Military veterans missing in action this year in battle for White House

McDonnell may earn a salute on GOP ticket

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The nation may be heading for its first presidential election in 80 years without a military veteran on either major-party ticket.

President Obama, Vice President Joseph R. Biden and presumptive Republican nominee Mitt Romney have not served in the military, and most of Mr. Romney’s rumored vice-presidential picks are not veterans either. The last time neither the presidential nor vice-presidential candidates of the two major tickets had military experience was in 1932, when Franklin D. Roosevelt — a former secretary of the Navy — defeated Herbert Hoover.

Mr. Romney’s campaign declined to speculate on his vice-presidential choice or the likelihood that he would consider military service in his selection, but among the leading contenders mentioned for the No. 2 GOP slot — Marco Rubio, Chris Christie, John Thune, Tim Pawlenty, Condoleezza Rice, Mitch Daniels, Rob Portman and Bob McDonnell — only Mr. McDonnell is a veteran.

The Virginia governor served four years as a medical supply officer in the U.S. Army and rose to the rank of lieutenant colonel in the Army Reserve.

The lack of former service members in the presidential race fits a trend in the federal government, which has had a steady decline of veterans holding elected positions since the 1980s. With fewer officials claiming military experience, some say the government risks losing its grip on military affairs.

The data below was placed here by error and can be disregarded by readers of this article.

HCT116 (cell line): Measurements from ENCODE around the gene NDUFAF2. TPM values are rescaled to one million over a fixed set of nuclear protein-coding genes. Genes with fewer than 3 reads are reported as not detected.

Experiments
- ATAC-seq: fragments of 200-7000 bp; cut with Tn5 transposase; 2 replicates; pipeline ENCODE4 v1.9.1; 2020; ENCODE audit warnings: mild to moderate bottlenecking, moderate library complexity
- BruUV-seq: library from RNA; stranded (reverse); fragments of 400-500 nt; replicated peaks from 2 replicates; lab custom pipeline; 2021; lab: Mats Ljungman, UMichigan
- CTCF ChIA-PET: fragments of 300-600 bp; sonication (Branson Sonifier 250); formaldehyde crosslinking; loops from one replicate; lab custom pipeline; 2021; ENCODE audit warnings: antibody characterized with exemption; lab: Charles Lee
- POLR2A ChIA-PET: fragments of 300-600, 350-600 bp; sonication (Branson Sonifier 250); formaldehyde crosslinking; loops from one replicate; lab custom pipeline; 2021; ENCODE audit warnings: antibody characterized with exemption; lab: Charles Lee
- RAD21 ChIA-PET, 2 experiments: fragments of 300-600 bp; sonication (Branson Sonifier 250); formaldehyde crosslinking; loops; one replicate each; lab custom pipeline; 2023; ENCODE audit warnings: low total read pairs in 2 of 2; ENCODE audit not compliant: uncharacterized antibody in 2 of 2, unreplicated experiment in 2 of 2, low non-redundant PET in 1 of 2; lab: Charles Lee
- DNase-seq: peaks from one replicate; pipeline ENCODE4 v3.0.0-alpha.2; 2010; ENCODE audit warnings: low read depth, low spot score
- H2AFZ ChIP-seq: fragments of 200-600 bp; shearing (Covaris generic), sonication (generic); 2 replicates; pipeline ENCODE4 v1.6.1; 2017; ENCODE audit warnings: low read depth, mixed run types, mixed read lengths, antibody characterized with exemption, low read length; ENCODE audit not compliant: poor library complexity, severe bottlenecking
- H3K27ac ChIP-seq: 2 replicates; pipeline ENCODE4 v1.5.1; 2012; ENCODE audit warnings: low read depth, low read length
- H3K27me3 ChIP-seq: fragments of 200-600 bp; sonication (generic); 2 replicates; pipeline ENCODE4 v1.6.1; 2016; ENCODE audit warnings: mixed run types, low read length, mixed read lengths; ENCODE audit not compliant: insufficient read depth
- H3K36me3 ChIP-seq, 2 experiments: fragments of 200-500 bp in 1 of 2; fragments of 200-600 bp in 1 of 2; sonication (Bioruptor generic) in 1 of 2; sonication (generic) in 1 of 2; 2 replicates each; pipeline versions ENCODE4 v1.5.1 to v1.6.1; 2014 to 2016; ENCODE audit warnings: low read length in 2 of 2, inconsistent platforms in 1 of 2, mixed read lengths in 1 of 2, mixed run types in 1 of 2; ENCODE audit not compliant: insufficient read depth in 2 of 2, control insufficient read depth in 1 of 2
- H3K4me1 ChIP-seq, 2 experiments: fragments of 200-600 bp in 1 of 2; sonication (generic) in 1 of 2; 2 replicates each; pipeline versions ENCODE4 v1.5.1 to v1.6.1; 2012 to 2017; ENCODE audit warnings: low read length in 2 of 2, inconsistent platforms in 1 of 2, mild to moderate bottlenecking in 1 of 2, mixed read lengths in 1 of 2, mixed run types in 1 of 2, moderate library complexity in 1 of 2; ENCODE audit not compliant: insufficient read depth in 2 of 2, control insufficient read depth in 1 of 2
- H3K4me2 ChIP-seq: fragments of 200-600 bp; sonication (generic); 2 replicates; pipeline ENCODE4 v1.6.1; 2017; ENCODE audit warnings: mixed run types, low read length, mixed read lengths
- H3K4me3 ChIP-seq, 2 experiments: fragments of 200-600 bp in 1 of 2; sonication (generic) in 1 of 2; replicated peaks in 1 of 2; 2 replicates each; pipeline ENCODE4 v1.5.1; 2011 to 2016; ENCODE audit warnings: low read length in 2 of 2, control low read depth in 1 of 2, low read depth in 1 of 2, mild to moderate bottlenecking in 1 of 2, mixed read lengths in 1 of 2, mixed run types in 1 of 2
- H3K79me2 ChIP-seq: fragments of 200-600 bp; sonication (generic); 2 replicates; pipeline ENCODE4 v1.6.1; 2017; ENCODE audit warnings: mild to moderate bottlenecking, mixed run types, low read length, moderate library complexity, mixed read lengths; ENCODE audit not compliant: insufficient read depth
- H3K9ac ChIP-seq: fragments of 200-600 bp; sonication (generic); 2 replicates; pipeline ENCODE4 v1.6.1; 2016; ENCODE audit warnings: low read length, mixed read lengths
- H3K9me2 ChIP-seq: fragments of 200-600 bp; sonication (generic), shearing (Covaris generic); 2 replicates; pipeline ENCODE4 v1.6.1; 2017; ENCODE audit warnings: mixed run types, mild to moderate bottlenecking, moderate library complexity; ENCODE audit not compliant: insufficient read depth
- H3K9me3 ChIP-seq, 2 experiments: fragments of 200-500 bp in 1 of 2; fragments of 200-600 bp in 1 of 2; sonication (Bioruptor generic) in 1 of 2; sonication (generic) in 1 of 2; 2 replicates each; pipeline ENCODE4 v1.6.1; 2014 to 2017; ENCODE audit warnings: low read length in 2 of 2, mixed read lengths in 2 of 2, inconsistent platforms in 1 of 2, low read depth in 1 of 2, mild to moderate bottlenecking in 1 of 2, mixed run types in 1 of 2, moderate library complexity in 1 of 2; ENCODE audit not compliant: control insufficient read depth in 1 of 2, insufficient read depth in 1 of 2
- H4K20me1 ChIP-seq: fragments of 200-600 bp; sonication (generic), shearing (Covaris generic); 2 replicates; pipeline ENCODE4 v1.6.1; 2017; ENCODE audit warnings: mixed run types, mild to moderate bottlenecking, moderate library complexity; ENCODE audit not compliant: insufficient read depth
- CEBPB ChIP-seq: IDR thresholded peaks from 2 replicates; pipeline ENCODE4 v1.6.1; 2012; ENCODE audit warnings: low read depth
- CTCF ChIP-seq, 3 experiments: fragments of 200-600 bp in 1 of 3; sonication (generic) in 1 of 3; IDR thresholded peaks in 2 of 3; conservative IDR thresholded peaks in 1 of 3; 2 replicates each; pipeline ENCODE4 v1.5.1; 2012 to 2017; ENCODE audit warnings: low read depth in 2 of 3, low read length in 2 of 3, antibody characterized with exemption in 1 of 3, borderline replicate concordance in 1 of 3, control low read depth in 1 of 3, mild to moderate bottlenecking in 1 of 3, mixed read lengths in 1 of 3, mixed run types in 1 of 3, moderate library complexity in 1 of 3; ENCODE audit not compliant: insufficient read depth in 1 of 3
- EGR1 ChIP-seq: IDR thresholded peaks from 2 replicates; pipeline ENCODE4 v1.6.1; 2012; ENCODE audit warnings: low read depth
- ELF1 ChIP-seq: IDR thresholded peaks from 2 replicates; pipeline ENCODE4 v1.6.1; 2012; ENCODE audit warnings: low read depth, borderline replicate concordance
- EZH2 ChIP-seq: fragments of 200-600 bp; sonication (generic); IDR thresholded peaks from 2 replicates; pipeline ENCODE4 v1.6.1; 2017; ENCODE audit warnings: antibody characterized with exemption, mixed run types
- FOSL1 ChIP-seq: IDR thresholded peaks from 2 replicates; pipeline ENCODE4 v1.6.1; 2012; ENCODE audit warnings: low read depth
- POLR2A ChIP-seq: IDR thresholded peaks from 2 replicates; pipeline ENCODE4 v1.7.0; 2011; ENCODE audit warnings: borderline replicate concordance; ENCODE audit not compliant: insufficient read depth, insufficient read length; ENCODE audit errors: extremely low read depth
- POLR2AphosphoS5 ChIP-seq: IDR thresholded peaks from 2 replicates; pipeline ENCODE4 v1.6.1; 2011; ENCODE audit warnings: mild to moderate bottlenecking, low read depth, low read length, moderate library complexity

“I think what’s been hurt is many officials don’t have a sense of what the military is about,” said Don Zillman, the president at the University of Maine at Presque Isle. A Vietnam veteran, Mr. Zillman has researched the significance of military experience in lawmaking.

“The military continues to be the one great school in the nation. I would like to have somebody in the White House who has had some period of military service.”

Legacy of service

Dwight D. Eisenhower was the country’s most famous World War II general. John F. Kennedy and George H.W. Bush were war heroes. John F. Kerry and Al Gore served in Vietnam, and George W. Bush joined the National Guard.

With the military draft in effect until 1973, serving a stint in the armed forces was simply a fact of life for many politicians who came of age from the 1940s through the 1990s.

Adlai Stevenson, who lost to Eisenhower twice in the 1950s, was a seaman apprentice in the Navy. Spiro T. Agnew was drafted into the Army at the start of World War II and earned a Bronze Star for his service in France and Germany. Even major third-party candidates — George C. Wallace (U.S. Army Air Forces flight engineer), John B. Anderson (U.S. Army field artilleryman, H. Ross Perot (U.S. Navy lieutenant) — were veterans.

Neither Abraham Lincoln nor Roosevelt, considered to be two of the country’s greatest wartime presidents, had any significant military experience. But, for some scholars and analysts, time in the armed forces remains invaluable experience for someone looking to occupy the Oval Office.

“You don’t have to spend too much time in the service for it to have a complete imprint” on your life experience, said retired Maj. Gen. Paul D. Eaton, a 30-year Army veteran who served in Iraq, Bosnia and Somalia.

Unique qualifications

Mr. Zillman agrees with the retired general: Veterans often bring a more informed sense of the world and a better understanding of the high stakes of warfare to public service.

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